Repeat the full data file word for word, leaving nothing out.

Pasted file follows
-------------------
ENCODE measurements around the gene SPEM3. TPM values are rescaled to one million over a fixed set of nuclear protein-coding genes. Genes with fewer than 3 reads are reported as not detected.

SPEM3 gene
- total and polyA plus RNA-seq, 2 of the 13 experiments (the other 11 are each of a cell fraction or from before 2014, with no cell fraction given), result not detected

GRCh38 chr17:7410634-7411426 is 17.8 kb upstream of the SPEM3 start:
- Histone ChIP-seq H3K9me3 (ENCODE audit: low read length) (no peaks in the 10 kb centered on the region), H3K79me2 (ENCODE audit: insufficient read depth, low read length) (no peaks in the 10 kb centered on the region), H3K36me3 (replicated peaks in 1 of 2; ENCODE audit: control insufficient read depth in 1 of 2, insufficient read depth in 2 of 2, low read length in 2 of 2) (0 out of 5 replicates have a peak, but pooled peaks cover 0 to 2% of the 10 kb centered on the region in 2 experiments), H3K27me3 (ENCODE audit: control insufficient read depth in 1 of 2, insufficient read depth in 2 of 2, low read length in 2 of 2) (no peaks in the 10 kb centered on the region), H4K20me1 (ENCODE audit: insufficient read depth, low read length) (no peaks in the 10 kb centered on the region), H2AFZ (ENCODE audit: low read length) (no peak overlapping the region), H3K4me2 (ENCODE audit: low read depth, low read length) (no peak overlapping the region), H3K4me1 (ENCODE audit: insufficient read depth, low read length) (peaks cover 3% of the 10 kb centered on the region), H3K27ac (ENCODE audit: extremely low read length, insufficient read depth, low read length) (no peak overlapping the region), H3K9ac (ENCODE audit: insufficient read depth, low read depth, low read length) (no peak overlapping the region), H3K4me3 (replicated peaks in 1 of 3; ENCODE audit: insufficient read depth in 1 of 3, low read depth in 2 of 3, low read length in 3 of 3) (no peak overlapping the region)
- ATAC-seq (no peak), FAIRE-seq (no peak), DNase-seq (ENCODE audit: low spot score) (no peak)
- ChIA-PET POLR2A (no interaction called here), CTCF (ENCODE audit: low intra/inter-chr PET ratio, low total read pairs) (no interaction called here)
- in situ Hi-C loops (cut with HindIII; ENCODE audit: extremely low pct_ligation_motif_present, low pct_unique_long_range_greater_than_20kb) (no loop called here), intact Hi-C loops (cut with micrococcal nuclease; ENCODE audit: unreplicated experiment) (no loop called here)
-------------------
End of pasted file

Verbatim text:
ENCODE measurements around the gene SPEM3. TPM values are rescaled to one million over a fixed set of nuclear protein-coding genes. Genes with fewer than 3 reads are reported as not detected.

SPEM3 gene
- total and polyA plus RNA-seq, 2 of the 13 experiments (the other 11 are each of a cell fraction or from before 2014, with no cell fraction given), result not detected

GRCh38 chr17:7410634-7411426 is 17.8 kb upstream of the SPEM3 start:
- Histone ChIP-seq H3K9me3 (ENCODE audit: low read length) (no peaks in the 10 kb centered on the region), H3K79me2 (ENCODE audit: insufficient read depth, low read length) (no peaks in the 10 kb centered on the region), H3K36me3 (replicated peaks in 1 of 2; ENCODE audit: control insufficient read depth in 1 of 2, insufficient read depth in 2 of 2, low read length in 2 of 2) (0 out of 5 replicates have a peak, but pooled peaks cover 0 to 2% of the 10 kb centered on the region in 2 experiments), H3K27me3 (ENCODE audit: control insufficient read depth in 1 of 2, insufficient read depth in 2 of 2, low read length in 2 of 2) (no peaks in the 10 kb centered on the region), H4K20me1 (ENCODE audit: insufficient read depth, low read length) (no peaks in the 10 kb centered on the region), H2AFZ (ENCODE audit: low read length) (no peak overlapping the region), H3K4me2 (ENCODE audit: low read depth, low read length) (no peak overlapping the region), H3K4me1 (ENCODE audit: insufficient read depth, low read length) (peaks cover 3% of the 10 kb centered on the region), H3K27ac (ENCODE audit: extremely low read length, insufficient read depth, low read length) (no peak overlapping the region), H3K9ac (ENCODE audit: insufficient read depth, low read depth, low read length) (no peak overlapping the region), H3K4me3 (replicated peaks in 1 of 3; ENCODE audit: insufficient read depth in 1 of 3, low read depth in 2 of 3, low read length in 3 of 3) (no peak overlapping the region)
- ATAC-seq (no peak), FAIRE-seq (no peak), DNase-seq (ENCODE audit: low spot score) (no peak)
- ChIA-PET POLR2A (no interaction called here), CTCF (ENCODE audit: low intra/inter-chr PET ratio, low total read pairs) (no interaction called here)
- in situ Hi-C loops (cut with HindIII; ENCODE audit: extremely low pct_ligation_motif_present, low pct_unique_long_range_greater_than_20kb) (no loop called here), intact Hi-C loops (cut with micrococcal nuclease; ENCODE audit: unreplicated experiment) (no loop called here)